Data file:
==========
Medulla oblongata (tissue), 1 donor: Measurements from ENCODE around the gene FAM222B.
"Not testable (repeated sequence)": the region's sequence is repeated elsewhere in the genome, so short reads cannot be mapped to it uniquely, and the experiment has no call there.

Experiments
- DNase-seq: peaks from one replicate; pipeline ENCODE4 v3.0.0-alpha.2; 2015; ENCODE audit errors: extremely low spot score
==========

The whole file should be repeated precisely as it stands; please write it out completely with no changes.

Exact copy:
Medulla oblongata (tissue), 1 donor: Measurements from ENCODE around the gene FAM222B.
"Not testable (repeated sequence)": the region's sequence is repeated elsewhere in the genome, so short reads cannot be mapped to it uniquely, and the experiment has no call there.

Experiments
- DNase-seq: peaks from one replicate; pipeline ENCODE4 v3.0.0-alpha.2; 2015; ENCODE audit errors: extremely low spot score